What is a Warrant of Arrest?
If an Injunction Order has been broken then the courts can issue a warrant for the arrest of the person who has broken the Injunction Order
The warrant is sent to the police who then arrest that person and can either hold them in custody until they can be brought before the court or grant them bail and give them a date when they are to go back to court.
The power of arrest under PACE has recently been amended by the Serious Organised Crime and Police Act 2005 and a new code.
Code G has been issued to give guidance on the exercise of the power of arrest
Code G confirms that the right to liberty is a fundamental human right, and since the power of arrest interferes with that right, officers must be fully justified in using it. It states that two tests must be met before an arrest can be said to be lawful:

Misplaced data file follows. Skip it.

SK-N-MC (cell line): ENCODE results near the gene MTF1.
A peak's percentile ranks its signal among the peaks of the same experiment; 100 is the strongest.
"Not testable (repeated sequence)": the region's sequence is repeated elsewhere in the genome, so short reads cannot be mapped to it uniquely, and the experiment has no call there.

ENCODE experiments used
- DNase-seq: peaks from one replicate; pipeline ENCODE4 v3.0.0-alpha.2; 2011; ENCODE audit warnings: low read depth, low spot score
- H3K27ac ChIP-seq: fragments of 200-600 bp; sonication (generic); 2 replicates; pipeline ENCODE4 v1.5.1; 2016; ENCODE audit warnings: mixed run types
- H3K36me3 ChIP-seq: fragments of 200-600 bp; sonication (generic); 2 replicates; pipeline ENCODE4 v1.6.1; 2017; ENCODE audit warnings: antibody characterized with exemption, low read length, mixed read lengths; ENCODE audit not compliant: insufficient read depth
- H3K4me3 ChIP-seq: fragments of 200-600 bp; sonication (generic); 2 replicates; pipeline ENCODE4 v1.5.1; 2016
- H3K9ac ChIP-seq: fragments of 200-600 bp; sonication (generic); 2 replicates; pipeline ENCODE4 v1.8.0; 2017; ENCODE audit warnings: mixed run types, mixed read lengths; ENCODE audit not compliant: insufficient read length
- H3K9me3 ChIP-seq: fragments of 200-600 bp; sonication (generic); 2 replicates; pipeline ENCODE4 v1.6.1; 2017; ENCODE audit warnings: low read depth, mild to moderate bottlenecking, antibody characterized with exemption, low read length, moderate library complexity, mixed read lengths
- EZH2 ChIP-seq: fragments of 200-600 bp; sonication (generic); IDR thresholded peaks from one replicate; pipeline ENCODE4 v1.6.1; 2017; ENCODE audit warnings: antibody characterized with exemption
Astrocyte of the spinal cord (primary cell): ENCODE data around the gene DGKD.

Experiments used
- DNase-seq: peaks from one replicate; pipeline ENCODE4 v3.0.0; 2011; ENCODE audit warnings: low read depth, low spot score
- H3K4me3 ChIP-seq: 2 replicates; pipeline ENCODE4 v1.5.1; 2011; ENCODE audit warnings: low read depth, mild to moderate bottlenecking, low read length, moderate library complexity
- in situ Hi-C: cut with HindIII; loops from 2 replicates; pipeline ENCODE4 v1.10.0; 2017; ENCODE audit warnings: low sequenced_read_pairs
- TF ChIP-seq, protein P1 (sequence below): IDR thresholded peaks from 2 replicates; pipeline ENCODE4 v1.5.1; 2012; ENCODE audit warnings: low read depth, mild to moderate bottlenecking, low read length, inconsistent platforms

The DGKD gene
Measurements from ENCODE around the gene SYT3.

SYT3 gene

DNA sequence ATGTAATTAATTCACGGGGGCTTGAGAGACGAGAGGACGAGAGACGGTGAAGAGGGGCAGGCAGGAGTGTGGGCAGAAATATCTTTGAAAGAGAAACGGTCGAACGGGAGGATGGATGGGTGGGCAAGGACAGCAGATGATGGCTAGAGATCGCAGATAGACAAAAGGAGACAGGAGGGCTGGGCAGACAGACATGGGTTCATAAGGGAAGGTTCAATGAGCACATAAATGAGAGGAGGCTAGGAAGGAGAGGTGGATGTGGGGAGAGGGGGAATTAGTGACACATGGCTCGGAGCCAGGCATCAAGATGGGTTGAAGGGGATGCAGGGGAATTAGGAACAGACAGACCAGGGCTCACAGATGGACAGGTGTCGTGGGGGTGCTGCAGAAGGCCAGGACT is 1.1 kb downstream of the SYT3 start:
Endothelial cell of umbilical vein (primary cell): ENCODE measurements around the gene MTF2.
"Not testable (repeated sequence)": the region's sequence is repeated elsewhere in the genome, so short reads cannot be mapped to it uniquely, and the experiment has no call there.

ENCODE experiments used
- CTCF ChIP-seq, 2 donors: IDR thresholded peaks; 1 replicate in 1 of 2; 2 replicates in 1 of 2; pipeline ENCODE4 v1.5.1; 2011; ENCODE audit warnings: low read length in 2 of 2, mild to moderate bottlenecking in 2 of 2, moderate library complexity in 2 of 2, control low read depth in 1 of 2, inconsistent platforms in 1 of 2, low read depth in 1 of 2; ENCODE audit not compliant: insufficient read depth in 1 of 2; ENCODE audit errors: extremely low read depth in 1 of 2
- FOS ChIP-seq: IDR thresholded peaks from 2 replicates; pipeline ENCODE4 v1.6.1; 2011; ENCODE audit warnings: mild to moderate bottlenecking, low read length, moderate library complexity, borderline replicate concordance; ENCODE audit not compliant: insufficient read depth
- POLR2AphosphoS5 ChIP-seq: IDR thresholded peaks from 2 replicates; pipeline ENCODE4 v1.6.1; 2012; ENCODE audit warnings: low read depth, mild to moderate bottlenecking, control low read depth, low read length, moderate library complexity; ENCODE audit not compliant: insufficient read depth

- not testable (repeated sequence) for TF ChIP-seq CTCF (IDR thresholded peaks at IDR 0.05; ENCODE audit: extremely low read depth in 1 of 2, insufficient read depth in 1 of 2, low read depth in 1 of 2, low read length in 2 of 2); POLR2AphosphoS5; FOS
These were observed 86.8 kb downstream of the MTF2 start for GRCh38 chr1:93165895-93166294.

(A) The person must be involved or suspected of
Involvement or attempted involvement in a crime.
(B) There must be reasonable grounds for believing that
his or her arrest is necessary.
What is arrest without a warrant?
Arrest without a warrant must be:
• Must have reasonable grounds to arrest a suspect
• If reasonable grounds exist: Arrest the suspect, Specify the offence and advise of rights and caution.
• Search the suspect and collect: Weapons, evidence and tools of escape.
• Handcuff is necessary
• Record any words spoken by the suspect
• Record the suspects: Injuries/bloodstains, mental condition, behaviour and sobriety, appearance and clothing and condition
• Treat the suspect as a young offender if under 18.
Handling the suspect must be done as:
• Never leave the suspect unattended
• Isolate the suspect from other suspects and witnesses
• Keep to a minimum the number of officers dealing with the suspect
• Keep the suspect away from the crime scene once they have been removed from it